Making sure your employees are as healthy as they can be is one of the best ways you can both support your team as well as your company. While most employers seem to only focus on the physical health of employees, their mental health is just as important.
Employees commonly encounter work-related stress, burnout, and work disengagement, affecting not only their workplace performance but their overall wellbeing and quality of life. A negative work environment can have serious effects on an employee’s mental and physical health, and can even create or exacerbate other health issues.
Employees who feel good emotionally and mentally have more positive dispositions in the workplace. They are more adaptable, flexible, and resilient when carrying out their responsibilities. They are less likely to be adverse to challenges as well. When your team members’ mental health is thriving, they can be more engaging and make meaningful contributions to their teams.
On the flip side, employees who struggle with poor mental health have a more complicated time in the workplace. They struggle with their productivity and performance, finding it challenging to find resilience and confidence in their work. This can also lead to poor decision-making due to a lack of impulse control and unhealthy thoughts. Communication also becomes a challenge which can lead to misinterpretations and negative attitudes.
Employee engagement will be challenging too when employees lack focus and motivation due to poor mental health. An employee’s physical capability and daily functioning will also be affected. Employees whose mental health is struggling would find that cognitive performance may be low, their working memory not functioning properly, and their daily tasks and routines feel too heavy.
Having a healthier workplace environment for your employees also helps reduce employee turnover rates. In 2020, at the height of the COVID-19 pandemic, employers across the globe experienced “The Great Resignation,” a phenomenon wherein employees resigned from their current places of work mostly due to burnout and feeling disengaged from their work. The strain of the demands of keeping up with work while dealing with a global pandemic took a toll on a lot of people’s mental health, pushing them to seek better work conditions elsewhere.
Understand how your company lacks in providing mental health support for your employees. Creating, maintaining, and improving systems that support your employees’ mental health is imperative. These risk factors, if not addressed, can prove harmful to employees’ mental health.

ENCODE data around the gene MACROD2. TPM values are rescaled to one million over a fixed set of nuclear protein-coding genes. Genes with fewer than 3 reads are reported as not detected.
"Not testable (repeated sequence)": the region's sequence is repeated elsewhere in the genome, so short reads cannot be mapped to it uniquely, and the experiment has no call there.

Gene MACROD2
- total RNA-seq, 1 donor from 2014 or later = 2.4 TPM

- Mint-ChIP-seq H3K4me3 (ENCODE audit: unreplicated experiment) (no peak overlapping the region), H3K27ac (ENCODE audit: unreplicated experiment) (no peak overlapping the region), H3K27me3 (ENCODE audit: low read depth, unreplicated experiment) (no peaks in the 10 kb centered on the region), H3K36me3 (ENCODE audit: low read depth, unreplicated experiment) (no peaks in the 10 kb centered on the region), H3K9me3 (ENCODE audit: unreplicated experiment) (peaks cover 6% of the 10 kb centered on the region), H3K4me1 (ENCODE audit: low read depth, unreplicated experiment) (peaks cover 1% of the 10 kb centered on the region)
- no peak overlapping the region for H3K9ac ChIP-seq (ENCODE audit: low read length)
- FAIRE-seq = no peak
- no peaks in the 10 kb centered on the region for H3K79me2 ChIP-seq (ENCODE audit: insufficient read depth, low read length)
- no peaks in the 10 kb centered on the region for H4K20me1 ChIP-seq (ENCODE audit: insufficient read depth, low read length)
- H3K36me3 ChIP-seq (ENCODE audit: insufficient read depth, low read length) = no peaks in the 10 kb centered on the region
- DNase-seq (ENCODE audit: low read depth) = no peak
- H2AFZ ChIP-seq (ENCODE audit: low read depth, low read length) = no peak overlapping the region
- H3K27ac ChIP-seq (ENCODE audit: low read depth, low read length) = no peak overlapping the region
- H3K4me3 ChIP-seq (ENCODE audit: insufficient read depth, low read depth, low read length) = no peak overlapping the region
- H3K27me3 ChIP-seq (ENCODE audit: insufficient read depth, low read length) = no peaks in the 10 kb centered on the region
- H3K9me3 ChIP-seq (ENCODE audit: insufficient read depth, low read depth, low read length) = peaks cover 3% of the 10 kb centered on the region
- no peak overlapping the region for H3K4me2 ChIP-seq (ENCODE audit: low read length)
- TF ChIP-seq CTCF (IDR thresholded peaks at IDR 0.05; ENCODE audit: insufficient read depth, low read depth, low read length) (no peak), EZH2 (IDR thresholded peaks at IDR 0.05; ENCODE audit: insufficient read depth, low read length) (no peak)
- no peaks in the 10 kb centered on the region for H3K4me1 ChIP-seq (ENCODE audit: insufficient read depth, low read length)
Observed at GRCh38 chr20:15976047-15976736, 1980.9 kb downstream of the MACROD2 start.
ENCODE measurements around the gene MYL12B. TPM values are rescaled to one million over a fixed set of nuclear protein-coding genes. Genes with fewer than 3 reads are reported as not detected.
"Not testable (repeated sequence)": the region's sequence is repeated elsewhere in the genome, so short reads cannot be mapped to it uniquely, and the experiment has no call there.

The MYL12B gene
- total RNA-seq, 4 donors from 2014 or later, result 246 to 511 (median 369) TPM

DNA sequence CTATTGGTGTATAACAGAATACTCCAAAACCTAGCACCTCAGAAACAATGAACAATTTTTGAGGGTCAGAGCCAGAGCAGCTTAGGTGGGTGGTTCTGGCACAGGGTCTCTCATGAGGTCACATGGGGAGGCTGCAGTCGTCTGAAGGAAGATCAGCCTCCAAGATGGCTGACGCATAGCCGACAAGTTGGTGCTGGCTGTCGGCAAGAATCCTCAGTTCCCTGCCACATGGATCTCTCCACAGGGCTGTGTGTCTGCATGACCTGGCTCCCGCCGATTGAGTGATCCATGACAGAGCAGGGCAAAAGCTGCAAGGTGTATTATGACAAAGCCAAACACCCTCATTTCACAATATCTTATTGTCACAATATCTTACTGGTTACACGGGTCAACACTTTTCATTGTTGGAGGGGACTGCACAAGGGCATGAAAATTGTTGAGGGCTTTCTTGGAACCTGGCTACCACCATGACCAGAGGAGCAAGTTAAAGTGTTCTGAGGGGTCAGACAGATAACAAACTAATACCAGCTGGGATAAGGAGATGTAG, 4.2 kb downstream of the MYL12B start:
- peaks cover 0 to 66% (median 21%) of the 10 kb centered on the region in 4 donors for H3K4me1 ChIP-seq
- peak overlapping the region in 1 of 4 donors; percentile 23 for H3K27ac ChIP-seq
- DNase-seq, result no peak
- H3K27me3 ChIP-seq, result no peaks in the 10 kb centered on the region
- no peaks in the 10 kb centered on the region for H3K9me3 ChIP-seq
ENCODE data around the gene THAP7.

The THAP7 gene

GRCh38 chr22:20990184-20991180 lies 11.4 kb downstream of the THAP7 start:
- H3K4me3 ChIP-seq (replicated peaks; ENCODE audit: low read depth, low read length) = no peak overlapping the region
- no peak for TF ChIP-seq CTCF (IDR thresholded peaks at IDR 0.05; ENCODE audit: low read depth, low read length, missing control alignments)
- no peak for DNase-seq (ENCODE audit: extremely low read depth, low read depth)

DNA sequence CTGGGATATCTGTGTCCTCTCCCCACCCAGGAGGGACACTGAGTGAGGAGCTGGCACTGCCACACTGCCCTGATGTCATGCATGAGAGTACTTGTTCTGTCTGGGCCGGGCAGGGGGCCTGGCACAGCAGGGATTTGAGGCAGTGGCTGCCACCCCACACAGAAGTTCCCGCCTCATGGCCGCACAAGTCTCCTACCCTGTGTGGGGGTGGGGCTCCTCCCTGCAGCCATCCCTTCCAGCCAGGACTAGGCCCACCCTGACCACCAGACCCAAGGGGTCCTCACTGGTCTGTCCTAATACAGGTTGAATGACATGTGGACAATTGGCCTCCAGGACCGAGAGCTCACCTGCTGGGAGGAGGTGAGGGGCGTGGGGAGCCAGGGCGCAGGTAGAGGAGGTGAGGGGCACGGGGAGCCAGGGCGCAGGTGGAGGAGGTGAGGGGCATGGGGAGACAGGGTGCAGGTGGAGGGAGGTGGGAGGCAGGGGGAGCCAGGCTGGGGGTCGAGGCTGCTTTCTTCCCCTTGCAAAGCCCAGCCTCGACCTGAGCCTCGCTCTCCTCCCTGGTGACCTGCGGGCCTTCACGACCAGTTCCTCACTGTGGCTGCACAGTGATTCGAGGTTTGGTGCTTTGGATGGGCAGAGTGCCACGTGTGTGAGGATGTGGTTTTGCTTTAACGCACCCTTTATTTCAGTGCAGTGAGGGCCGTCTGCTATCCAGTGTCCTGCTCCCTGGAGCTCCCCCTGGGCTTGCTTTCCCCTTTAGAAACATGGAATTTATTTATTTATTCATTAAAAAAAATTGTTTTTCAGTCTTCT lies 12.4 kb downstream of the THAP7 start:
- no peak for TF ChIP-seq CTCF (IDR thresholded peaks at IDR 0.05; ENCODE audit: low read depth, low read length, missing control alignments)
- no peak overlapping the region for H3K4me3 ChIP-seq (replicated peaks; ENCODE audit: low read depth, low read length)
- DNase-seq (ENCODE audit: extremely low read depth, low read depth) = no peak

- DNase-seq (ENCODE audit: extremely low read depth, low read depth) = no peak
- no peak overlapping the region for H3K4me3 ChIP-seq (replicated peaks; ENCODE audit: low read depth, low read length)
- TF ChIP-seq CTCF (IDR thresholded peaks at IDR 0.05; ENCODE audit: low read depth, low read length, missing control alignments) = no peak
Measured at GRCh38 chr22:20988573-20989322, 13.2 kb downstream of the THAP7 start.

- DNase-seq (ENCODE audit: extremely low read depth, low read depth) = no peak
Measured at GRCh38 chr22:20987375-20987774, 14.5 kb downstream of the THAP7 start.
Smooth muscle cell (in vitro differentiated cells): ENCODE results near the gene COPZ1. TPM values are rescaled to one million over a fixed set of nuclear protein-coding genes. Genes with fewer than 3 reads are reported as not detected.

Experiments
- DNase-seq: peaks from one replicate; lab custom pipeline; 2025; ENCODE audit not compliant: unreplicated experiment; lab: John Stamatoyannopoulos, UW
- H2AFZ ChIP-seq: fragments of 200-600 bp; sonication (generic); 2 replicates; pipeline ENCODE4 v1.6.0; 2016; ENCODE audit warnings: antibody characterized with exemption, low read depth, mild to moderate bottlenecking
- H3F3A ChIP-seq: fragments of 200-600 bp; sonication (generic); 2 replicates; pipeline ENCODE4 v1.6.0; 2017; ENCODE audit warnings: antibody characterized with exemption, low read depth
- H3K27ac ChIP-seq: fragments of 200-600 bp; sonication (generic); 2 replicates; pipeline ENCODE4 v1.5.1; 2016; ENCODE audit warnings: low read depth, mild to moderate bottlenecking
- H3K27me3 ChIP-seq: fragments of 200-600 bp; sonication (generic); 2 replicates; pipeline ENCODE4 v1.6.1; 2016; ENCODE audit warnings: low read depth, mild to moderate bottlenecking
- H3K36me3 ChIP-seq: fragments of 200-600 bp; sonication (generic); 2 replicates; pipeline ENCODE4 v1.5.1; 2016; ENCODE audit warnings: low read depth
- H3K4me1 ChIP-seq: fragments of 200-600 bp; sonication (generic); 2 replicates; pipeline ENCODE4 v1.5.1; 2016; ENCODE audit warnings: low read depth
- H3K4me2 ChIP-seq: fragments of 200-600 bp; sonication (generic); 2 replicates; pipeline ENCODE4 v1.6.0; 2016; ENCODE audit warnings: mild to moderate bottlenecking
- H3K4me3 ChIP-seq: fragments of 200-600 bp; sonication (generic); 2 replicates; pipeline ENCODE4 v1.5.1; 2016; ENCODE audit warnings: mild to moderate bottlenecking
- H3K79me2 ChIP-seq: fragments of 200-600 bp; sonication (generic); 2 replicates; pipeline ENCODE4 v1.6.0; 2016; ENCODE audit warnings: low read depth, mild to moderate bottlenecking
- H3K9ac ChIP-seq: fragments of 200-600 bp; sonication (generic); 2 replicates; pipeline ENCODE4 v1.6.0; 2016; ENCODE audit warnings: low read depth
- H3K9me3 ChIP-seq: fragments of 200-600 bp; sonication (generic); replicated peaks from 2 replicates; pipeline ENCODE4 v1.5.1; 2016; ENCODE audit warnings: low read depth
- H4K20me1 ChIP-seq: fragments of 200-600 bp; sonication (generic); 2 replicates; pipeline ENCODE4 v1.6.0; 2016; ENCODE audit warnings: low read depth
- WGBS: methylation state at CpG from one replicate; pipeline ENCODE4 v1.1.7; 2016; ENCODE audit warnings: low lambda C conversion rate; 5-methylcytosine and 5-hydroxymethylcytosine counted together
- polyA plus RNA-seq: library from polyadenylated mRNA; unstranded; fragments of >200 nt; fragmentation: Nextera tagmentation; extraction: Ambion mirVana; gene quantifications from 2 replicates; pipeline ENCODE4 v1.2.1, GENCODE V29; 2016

If employees feel that they cannot turn to their employers to help them, their problems may go unaddressed or untreated. This can prove detrimental to their well-being and can greatly affect how they contribute as team members.
If the people in leadership fail to cultivate a culture that supports the well-being of their employees, then it is more likely that they will feel overworked and undervalued. Miscommunication in the workplace can happen more frequently due to poor management as well.
Employees who have no clear tasks or objectives often feel disengaged from their work. They can also feel like they are stationary, not feeling excited about the future of their careers.
When employees are unable to establish a work-life balance, this can easily aggravate stress and anxiety. This can also greatly contribute to burnout. Something as simple as paid holidays are essential to freshen one's mind.
A healthy workplace that respects boundaries and supports mental health and safety can be an incredible way to maintain an engaged workforce. Nurturing mental health can be accomplished with a two-pronged approach.
Have a competent and sensitive HR department–As HR holds the power to define workplace culture, it is vital to have a department that understands the importance of mental health. Some employees may not be aware of how much their mental health is suffering until they experience burnout or a breakdown and it is better to prevent rather than cure.
Organize corporate events and seminars on mental health from a licensed professional–Provide your employees with the tools to better understand their own mental health.
Creating an open communication line with the HR–Employees need to know that they can come to the HR department and they will be supported in taking care of their health. This can also foster better communication between employees as well.
Employee Assistance Program (EAP)–This program can assist employees with personal or work-related problems that may be hurting their job performance or well-being.
Providing actual Safe Spaces for employees to retreat for personal time off (PTO)–The creation of these physical and abstract spaces can help support and build boundaries when it comes to work-life balance
Providing concrete employee mental health support–Establish systems in place to support proactive acts like mental health breaks. Should an employee seek professional help, HR can help direct them to therapists.
Increasing Employee involvement–Employees who feel more integrated into their work and their responsibilities can develop a stronger sense of purpose.
Career development programs–Encourage employees to succeed by providing concrete steps they can take to advance their careers. Provide constructive feedback on employee performance and support their drive for success.
An employee’s mental health isn’t an isolated personal issue. Considering how much time they spend working, the organizational culture can have a big impact on alleviating mental health problems. Creating a healthy work environment equates to healthy employees that can provide the best results for the company.
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